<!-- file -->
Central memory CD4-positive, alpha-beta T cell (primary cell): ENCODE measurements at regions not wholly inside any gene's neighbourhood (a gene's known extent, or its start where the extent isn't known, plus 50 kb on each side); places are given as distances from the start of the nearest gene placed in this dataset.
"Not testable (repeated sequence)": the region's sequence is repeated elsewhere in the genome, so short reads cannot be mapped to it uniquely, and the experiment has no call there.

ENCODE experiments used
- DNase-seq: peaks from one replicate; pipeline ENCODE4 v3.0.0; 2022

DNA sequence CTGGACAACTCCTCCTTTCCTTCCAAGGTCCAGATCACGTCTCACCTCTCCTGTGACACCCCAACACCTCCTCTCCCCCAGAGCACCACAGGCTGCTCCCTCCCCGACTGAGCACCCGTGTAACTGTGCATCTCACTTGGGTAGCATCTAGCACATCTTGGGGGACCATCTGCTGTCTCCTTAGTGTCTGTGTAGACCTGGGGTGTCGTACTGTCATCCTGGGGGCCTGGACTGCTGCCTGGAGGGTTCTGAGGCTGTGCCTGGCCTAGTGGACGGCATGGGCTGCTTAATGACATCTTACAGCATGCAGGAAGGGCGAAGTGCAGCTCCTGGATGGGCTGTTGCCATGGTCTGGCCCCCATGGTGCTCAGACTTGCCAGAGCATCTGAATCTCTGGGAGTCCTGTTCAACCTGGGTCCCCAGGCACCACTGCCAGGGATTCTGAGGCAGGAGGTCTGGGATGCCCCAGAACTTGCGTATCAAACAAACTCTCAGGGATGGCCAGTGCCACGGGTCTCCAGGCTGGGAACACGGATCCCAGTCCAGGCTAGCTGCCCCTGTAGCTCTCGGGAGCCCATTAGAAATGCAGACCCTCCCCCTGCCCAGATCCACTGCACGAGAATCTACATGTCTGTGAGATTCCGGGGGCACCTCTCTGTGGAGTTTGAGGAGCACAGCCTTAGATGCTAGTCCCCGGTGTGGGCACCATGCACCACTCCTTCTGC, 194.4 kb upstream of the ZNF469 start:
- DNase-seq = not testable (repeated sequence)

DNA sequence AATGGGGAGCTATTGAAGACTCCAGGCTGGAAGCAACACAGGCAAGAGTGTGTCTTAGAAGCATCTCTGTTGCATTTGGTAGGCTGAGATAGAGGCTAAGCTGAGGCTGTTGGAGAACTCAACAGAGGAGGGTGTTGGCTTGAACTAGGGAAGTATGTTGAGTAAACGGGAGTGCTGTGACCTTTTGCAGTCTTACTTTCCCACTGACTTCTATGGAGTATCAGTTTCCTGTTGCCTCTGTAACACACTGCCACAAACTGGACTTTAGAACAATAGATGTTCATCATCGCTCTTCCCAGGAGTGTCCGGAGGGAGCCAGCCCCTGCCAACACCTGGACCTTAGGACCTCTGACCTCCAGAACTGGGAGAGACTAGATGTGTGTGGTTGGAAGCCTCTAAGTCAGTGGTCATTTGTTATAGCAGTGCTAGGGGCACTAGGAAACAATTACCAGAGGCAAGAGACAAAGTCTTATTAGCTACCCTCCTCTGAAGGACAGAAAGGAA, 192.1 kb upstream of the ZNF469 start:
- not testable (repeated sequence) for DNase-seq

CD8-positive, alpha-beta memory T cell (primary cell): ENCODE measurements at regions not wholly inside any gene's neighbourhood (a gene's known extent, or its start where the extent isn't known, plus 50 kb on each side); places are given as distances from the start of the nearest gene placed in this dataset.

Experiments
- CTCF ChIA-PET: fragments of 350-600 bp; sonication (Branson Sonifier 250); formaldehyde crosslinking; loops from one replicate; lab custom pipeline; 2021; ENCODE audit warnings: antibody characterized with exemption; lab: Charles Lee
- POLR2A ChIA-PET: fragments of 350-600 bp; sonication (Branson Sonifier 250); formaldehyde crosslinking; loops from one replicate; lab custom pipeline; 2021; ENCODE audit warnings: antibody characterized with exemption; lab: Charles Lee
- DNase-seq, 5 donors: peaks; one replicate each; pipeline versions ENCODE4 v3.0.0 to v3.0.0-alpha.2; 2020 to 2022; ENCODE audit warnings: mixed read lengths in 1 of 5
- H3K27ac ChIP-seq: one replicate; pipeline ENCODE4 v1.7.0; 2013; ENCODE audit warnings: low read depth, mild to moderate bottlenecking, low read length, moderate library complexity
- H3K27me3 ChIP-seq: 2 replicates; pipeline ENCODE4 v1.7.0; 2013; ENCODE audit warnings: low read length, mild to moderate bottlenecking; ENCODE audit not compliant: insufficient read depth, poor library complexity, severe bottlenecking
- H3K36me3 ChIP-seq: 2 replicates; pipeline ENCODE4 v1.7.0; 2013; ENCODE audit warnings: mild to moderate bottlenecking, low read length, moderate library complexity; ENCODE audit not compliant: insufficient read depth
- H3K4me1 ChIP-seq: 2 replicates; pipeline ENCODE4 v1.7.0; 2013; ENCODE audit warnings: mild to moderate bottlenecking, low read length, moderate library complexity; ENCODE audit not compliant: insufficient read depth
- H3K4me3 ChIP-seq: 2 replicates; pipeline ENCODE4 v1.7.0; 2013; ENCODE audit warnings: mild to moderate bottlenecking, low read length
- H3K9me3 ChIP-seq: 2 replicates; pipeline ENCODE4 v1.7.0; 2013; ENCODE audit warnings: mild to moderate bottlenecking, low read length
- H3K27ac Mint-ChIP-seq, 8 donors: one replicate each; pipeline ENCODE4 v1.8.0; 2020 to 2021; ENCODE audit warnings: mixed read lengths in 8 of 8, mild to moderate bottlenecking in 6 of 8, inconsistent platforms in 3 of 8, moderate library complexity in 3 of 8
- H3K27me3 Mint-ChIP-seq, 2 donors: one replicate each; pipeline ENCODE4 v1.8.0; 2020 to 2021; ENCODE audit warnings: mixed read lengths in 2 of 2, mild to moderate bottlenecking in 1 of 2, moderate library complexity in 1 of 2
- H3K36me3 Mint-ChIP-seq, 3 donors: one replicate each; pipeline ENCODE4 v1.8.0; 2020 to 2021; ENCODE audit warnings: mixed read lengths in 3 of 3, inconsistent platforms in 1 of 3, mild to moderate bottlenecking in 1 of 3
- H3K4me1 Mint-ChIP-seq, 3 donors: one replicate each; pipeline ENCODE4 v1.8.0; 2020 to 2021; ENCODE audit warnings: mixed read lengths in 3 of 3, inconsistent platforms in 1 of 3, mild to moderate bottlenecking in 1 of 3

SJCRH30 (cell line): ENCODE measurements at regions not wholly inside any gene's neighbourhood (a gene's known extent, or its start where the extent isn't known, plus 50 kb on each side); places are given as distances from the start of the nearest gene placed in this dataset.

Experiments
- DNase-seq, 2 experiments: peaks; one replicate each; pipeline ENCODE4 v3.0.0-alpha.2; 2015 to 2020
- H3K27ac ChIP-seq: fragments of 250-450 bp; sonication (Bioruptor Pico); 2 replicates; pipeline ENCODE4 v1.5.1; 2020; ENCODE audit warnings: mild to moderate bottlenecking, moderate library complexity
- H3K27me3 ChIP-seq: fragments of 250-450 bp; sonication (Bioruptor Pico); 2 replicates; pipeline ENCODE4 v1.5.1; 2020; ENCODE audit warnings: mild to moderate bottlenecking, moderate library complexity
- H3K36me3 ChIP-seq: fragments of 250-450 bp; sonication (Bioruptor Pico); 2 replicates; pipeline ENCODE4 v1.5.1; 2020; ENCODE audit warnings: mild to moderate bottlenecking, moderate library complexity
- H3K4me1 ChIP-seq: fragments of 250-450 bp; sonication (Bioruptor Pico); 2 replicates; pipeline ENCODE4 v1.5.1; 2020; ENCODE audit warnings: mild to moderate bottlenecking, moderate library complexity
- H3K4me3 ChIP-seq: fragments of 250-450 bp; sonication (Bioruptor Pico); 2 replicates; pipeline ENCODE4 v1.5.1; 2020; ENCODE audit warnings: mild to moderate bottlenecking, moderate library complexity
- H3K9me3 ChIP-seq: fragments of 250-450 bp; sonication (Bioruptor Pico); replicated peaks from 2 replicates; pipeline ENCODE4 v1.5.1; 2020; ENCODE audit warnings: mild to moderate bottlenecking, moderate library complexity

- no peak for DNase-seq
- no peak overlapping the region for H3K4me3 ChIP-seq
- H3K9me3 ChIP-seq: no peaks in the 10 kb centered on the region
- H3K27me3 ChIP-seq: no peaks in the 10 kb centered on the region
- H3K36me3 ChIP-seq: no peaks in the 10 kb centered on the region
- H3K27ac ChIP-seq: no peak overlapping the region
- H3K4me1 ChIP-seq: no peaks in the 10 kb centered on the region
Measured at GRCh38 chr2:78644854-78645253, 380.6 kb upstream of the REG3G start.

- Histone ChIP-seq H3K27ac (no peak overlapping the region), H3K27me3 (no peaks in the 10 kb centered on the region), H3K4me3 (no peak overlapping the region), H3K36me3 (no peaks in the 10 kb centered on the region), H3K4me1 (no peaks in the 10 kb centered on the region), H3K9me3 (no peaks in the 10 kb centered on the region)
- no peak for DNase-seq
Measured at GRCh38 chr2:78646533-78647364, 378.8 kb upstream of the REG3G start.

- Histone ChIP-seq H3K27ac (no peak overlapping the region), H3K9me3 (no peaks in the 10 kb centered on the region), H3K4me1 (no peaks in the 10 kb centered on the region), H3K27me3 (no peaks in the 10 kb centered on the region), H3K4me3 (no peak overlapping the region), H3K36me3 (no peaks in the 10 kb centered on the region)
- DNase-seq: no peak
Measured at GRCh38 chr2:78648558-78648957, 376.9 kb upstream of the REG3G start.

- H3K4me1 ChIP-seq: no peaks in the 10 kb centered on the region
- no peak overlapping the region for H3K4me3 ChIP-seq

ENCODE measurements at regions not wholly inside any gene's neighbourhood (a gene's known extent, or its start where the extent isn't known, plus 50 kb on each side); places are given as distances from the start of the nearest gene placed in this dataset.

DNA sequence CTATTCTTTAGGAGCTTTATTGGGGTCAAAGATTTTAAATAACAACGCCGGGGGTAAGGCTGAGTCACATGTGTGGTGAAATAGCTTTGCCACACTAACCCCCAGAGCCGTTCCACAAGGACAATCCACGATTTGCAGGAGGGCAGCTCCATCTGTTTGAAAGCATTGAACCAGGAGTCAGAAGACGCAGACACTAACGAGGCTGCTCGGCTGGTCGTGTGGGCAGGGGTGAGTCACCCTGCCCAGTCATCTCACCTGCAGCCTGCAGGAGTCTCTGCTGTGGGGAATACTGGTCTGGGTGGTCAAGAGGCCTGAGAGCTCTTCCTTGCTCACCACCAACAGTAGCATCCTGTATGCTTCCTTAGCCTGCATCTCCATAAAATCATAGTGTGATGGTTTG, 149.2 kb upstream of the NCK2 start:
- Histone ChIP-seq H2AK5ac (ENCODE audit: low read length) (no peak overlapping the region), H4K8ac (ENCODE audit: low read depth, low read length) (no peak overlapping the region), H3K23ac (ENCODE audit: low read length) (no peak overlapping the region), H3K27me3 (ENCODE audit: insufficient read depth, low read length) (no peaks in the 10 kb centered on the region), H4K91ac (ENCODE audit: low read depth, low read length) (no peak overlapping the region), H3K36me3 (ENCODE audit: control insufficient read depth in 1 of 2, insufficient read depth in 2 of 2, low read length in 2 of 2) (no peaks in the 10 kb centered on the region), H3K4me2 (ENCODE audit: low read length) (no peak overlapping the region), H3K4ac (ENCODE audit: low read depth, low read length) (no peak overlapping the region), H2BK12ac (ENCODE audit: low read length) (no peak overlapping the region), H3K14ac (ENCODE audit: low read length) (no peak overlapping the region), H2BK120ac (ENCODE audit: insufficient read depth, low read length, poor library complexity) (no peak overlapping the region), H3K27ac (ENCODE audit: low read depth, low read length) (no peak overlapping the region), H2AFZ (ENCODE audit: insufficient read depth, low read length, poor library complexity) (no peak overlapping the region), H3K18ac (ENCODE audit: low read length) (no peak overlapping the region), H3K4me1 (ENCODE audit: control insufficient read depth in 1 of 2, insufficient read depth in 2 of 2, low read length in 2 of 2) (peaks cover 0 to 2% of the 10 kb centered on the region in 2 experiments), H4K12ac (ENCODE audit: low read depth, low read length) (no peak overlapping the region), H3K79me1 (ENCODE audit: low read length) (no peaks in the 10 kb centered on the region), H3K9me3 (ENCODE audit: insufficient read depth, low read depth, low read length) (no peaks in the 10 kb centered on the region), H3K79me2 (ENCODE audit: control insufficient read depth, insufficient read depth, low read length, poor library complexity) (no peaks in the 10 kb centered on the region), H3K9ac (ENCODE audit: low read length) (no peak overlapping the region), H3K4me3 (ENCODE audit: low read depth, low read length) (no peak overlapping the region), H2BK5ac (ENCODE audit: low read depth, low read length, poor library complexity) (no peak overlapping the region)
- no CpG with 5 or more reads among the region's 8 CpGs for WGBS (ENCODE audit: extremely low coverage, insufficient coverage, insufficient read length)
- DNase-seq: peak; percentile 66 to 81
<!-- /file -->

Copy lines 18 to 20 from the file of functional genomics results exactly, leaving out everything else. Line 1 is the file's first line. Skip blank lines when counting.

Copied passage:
- H3K4me3 ChIP-seq: 2 replicates; pipeline ENCODE4 v1.7.0; 2013; ENCODE audit warnings: mild to moderate bottlenecking, low read length
- H3K9me3 ChIP-seq: 2 replicates; pipeline ENCODE4 v1.7.0; 2013; ENCODE audit warnings: mild to moderate bottlenecking, low read length
- H3K27ac Mint-ChIP-seq, 8 donors: one replicate each; pipeline ENCODE4 v1.8.0; 2020 to 2021; ENCODE audit warnings: mixed read lengths in 8 of 8, mild to moderate bottlenecking in 6 of 8, inconsistent platforms in 3 of 8, moderate library complexity in 3 of 8